Our guide details the how the payouts for a broken bone birth injury claim are calculated. We explain the compensation guidelines solicitors use to help them value the injuries in your claim and how damages are divided.
Moreover, we explore the eligibility criteria you should be able to meet to make a claim for medical negligence, and we also highlight what the time limitations are. Additionally, our guide looks into different types of bone injuries and what evidence will be useful when proving liability.
To conclude the guide, we outline what to expect if you choose to work with a No Win No Fee solicitor and detail how these agreements tend to operate. We explain how the result of your birth injury compensation claim can dictate whether a solicitor is paid for their services.
Please continue reading our guide for advice on how broken bone birth injury payouts are calculated. Alternatively, you can contact an advisor from our team to receive further guidance about the claims process.
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Choose A Section
- Examples Of Broken Bone Birth Injury Payouts
- Who Could Be Eligible To Claim A Broken Bone Birth Injury Payout?
- How Do I Prove Medical Negligence Caused The Birth Injury?
- Types Of Bone Injuries During Childbirth
- Get Advice On Broken Bone Birth Injury Claims
- Find Out More About Childbirth Injury Claims
Firstly, compensation for your broken bone birth injury will be split into two kinds. The first kind is general damages, which cover the pain and suffering you have experienced due to negligence.
When valuing the harm you suffered, legal professionals may consult the Judicial College Guidelines JCG to assist them. These outline compensation brackets for different kinds of injuries.
Moreover, you can see examples of compensation brackets taken from the JCG in the table below though these should only be viewed as a guide as they are not guaranteed representations of what you will receive for your injury.
|Pelvis and Hips
|Severe (a) (i)
|Extensive fractures also involving a dislocation of the low back joint combined with a ruptured bladder.
|£78,400 to £130,930
|Pelvis and Hips
|Severe (a) (iii)
|A fracture of the acetabulum resulting in degenerative changes.
|£39,170 to £52,500
|Pelvis And Hips
|Moderate (b) (i)
|Significant hip or pelvis injury that is permanent but not major.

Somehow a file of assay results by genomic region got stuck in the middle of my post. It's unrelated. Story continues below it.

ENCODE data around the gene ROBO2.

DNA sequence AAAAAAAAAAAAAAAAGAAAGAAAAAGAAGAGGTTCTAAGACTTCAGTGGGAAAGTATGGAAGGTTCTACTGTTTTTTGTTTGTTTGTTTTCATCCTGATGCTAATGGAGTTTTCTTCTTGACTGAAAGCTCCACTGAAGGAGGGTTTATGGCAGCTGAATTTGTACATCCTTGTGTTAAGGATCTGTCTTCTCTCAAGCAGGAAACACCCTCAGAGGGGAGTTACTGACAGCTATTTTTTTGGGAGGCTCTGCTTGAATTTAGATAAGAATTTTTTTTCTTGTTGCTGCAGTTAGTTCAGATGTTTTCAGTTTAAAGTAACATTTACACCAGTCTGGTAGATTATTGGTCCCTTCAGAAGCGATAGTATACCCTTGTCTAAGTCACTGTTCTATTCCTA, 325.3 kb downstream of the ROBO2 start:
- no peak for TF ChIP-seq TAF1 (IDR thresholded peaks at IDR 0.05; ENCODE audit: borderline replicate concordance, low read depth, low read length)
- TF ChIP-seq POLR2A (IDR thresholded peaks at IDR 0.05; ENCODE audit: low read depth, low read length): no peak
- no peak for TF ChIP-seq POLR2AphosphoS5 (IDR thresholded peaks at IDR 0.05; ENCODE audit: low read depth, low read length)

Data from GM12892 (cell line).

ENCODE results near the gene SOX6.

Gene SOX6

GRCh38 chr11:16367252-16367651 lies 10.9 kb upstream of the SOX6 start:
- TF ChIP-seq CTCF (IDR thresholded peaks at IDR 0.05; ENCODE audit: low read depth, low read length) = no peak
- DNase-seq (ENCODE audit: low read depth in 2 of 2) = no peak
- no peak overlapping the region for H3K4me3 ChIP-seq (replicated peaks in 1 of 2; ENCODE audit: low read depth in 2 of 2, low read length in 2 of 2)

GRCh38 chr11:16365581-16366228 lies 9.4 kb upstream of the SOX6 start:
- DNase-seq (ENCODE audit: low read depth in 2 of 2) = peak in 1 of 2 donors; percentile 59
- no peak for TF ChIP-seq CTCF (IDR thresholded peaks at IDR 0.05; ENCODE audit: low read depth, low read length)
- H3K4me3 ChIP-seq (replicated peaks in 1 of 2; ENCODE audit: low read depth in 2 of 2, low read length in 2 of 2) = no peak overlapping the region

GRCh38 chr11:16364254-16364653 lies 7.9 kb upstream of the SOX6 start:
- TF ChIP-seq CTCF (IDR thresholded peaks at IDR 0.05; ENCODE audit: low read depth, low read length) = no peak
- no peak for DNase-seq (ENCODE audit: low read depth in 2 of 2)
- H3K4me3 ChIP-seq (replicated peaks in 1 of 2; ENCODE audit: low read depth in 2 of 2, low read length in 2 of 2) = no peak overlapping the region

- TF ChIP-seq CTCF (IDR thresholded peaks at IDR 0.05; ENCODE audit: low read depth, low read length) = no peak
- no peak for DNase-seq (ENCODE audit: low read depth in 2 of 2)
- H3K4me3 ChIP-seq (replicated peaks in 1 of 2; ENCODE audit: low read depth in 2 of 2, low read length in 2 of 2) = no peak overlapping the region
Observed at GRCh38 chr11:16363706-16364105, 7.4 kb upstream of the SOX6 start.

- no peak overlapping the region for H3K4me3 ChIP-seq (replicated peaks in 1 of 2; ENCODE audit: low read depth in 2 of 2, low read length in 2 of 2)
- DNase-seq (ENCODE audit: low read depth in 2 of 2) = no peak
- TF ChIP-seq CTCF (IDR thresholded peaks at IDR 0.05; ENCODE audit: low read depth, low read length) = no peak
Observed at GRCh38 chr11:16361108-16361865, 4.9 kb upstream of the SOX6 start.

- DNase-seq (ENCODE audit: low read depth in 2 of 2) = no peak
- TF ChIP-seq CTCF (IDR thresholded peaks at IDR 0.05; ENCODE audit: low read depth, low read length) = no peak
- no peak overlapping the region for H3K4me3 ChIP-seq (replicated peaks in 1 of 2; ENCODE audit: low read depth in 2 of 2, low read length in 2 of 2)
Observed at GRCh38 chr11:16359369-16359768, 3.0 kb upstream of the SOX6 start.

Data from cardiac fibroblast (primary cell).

|£26,590 to £39,170
|Involves damage to the brachial plexus resulting in significant disability.
|£19,200 to £48,030
|Fracture of Clavicle (e)
|The extent of the fracture, level of disability, and permanence of the injury will influence the level of the award.
|£5,150 to £12,240
|Fractures of the forearm.
|£6,610 to £19,200
Special Damages Which You Could Claim
In addition to general damages, you may be eligible to claim for special damages. These cover the monetary expenses you have suffered after the harm. These damages reimburse you with the purpose of restoring you to the place you were financially before the injury.
Examples of these losses include a reduction in your earnings, costs of professional care required, and any costs related to home adjustments you have had to make. To support your claim, evidence will be beneficial.
This can consist of payslips, invoices, and bank statements to show your incurred costs.
Please speak with an advisor for more information on claiming for special damages after your broken bone birth injury.
Before you make a claim, you will be expected to meet the eligibility criteria. Medical professionals are required to deliver a standard of care that is correct. If they fail to do this and this causes you unnecessary harm, you may be eligible to claim for medical negligence.
It will be useful to illustrate that:
- You were owed a duty of care by the medical professional.
- The medical professional deviated from professional standards, therefore, breaching the duty of care they owe you, their patient
- This breach led to the harm you suffered.